From Histories: An Exhibition of Art and Essays, 1999
By Mary Kay
Desire has always been my motivation for making paintings. From my very earliest experiences with paint; whether it was re-painting my tricycle every spring, spooning out tempera from tins, or seeing painting by adults that had an abundance of paint on the canvas: I always wanted the experience of the physicality, fluidity, and colour of paint. It seemed very obvious.
Eventually as a child it became essential to demand that my parents listen to this need. It was difficult to impress upon my family this kind of urgency; it was hard to articulate such a feeling, when nobody else seemed to know that need. So my first realization was that I might not be able to impress upon them strongly enough, that this was really all I wanted to do-paint. It was frightening to realize that no one really heard or saw this very clearly. I didn’t care about ballet, horse riding or music – all those socially acceptable middle class activities for girls. I wanted this other thing, something different. I was, I suppose, coming up against the odd cultural devaluation of visual intelligence, and the kind of fear my parents had that, if I was going to be a painter I would immediately become part of some bohemian wildness, with an alternative lifestyle, accompanied by difficult baggage. It was all right if it was a social ‘hobby’ – painting nice pictures; but as a profession it was unacceptable, especially if taken too seriously, and definitely not for a woman.
This superficial understanding of art has been my biggest nemesis. It has been the condition that I have constantly worked in reaction to, even as a very young painter. Now some twenty years later I am still surprised to find myself somewhere where I have to continue to assert the validity of serious painting. I had all the illusions of a young painter that come from naivete and tremendous optimism informed by the long view of life ahead. I assumed I would be very good, and that I would make something extraordinary. Part of me has to continue that assumption in order to be brave enough to go on. But this attitude is tempered by the realizations of huge personal shortcomings and the harshness of reality; the excruciating race of time and the slow cumbersome realizations, backtracking, and limitations of the human mind and soul.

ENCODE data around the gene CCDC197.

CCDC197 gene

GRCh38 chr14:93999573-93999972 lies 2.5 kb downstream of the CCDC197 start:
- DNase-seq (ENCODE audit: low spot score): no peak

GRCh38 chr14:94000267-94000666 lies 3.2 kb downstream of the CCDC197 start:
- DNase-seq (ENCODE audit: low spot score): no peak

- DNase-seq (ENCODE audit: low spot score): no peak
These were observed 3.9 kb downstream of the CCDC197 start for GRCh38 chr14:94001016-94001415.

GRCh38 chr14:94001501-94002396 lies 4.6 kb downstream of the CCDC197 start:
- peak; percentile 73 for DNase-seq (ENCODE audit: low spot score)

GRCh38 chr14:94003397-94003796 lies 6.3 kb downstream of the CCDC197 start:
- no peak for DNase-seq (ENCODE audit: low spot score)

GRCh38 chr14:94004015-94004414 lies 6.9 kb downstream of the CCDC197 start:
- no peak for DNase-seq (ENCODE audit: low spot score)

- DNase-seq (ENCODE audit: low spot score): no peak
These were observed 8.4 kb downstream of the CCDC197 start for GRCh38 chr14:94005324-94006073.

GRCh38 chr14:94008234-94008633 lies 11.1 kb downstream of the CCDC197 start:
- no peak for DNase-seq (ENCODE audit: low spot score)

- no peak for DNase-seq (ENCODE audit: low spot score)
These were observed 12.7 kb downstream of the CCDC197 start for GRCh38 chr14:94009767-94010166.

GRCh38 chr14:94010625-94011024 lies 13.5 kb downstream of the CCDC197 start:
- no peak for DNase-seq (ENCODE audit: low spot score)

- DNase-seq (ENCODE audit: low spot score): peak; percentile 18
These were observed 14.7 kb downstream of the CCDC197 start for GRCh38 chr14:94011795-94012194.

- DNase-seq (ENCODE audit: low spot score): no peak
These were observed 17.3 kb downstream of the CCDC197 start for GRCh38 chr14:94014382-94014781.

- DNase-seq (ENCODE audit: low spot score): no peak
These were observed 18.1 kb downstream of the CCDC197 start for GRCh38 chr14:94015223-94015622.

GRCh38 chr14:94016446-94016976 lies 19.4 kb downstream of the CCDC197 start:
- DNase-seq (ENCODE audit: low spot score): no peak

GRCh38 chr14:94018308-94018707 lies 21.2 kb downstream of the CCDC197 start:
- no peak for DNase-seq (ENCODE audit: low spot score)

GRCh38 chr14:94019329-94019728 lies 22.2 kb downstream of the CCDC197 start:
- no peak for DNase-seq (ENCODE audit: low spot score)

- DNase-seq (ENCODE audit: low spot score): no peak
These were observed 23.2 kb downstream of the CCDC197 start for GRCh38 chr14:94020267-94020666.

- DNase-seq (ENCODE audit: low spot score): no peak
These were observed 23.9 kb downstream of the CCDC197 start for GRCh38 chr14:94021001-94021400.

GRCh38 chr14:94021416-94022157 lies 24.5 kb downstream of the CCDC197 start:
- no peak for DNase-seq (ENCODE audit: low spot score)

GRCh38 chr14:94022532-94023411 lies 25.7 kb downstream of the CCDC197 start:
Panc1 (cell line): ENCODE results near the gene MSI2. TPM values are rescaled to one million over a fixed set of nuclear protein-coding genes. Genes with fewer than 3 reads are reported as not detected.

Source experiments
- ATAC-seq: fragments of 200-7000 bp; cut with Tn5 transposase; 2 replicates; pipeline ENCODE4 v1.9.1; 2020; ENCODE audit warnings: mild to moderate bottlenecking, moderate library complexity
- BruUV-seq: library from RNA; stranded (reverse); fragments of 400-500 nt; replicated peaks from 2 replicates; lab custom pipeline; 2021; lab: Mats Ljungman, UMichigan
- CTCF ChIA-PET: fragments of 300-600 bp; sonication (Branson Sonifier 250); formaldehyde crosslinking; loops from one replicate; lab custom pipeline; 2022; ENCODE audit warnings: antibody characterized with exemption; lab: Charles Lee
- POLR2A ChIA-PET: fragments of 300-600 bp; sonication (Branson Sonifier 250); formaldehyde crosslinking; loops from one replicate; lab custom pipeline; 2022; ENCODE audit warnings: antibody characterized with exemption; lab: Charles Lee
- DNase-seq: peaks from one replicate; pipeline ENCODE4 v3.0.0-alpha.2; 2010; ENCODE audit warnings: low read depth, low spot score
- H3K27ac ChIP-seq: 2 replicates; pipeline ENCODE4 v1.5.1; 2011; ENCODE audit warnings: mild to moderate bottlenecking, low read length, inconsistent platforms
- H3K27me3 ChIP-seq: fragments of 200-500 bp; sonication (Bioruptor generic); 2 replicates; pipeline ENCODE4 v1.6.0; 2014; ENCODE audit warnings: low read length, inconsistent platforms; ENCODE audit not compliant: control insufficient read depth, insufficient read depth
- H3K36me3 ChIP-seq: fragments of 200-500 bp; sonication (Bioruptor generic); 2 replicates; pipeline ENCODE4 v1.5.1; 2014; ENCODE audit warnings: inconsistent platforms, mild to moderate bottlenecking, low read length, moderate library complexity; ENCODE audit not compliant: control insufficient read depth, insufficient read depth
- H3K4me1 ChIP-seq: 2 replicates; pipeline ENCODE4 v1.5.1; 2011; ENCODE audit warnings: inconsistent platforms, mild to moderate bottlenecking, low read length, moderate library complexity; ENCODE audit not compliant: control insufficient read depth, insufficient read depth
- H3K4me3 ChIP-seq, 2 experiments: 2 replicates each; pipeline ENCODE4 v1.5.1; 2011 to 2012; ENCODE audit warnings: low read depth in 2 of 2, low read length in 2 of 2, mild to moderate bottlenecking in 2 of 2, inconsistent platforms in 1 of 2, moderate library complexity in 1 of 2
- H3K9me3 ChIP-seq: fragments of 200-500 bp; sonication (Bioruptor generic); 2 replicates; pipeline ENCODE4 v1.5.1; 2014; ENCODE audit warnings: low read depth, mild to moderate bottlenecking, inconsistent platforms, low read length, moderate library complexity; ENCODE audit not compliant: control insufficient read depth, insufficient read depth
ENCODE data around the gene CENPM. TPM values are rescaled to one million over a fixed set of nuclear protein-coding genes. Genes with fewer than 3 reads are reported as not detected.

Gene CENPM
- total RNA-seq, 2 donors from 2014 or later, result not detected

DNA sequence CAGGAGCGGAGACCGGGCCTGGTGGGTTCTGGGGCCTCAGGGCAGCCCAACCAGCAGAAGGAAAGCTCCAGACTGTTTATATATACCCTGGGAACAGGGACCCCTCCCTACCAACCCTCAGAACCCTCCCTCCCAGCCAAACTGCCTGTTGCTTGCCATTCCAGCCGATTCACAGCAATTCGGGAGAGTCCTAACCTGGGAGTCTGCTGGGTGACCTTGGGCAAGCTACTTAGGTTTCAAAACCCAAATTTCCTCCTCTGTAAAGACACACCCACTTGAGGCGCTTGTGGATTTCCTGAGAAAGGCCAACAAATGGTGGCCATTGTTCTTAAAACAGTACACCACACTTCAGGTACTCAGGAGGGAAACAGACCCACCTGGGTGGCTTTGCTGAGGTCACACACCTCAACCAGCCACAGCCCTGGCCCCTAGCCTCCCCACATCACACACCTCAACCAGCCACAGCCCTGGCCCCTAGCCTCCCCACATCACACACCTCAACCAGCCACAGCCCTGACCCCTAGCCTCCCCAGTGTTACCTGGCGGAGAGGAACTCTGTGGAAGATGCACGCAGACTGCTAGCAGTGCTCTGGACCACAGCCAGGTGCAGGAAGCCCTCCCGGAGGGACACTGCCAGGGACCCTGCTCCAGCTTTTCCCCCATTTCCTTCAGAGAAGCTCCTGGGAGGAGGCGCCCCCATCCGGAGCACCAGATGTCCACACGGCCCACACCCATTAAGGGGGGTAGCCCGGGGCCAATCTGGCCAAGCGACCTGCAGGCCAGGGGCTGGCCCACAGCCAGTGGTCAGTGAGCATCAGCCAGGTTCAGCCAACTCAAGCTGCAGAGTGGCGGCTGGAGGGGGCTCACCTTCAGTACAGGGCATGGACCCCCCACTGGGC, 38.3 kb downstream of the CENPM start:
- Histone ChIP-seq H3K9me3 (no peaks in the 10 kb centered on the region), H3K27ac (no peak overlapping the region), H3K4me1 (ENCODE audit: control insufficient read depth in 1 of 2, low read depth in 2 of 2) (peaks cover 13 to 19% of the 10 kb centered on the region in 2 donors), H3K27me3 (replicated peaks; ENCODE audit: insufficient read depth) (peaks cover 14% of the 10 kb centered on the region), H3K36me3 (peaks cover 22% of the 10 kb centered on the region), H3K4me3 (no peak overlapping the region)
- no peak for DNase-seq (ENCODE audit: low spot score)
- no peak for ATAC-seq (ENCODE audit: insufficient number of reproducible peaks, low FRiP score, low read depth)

The most daunting of all, is the realization I certainly had by my mid-thirties, that the more deeply I investigated into this thing of painting the more difficult it became, and the further the ultimate understanding of making moves away. It is very different from my assumption of the wisdom of old age.
I relish the unraveling of complexities, the occasional thrill of possible comprehension that middle age offers. The temptations and richness of falling into places of unknowing are worth far more that the youthful dreams of success. Success takes on a very different meaning. It’s more about struggling to make a painting speak in its own terms, than speaking in a voice or language that is fashionable. There is an intoxication that comes from the occasional epiphanies and revelations that painting offers.
I find myself to have less tolerance or patience for the insistence of other responsibilities. These are a constant interruption to the essential focus needed to make anything that’s worth considering as expression.
Other activities have diminished importance for me in relation to the increasing complexity and confounding elusiveness of painting expression. Life vanishes with utmost speed. In order to begin to grasp the process of making, ruthless choices have to be made.